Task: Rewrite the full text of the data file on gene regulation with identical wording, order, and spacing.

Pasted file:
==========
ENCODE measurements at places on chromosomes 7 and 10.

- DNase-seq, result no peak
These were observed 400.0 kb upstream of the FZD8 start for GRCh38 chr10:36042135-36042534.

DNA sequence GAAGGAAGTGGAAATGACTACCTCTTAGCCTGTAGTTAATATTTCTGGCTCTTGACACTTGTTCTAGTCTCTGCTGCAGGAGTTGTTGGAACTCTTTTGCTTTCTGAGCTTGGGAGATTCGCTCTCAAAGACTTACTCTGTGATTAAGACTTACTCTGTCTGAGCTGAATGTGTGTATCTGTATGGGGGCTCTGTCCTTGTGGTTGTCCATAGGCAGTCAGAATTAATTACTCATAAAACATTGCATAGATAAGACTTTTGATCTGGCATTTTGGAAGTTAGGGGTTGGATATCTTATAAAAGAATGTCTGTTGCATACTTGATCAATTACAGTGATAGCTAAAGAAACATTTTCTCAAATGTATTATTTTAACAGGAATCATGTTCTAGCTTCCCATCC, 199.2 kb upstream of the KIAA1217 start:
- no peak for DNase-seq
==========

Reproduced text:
ENCODE measurements at places on chromosomes 7 and 10.

- DNase-seq, result no peak
These were observed 400.0 kb upstream of the FZD8 start for GRCh38 chr10:36042135-36042534.

DNA sequence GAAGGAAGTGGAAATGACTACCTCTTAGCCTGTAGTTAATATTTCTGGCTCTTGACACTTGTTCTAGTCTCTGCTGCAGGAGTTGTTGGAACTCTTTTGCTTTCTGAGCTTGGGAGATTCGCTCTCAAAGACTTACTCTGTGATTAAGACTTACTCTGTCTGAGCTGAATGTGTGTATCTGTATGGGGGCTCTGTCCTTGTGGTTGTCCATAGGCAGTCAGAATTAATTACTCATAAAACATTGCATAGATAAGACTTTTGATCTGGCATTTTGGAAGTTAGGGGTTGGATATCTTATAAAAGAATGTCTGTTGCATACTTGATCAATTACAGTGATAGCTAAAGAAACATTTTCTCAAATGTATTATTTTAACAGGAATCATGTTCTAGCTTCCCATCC, 199.2 kb upstream of the KIAA1217 start:
- no peak for DNase-seq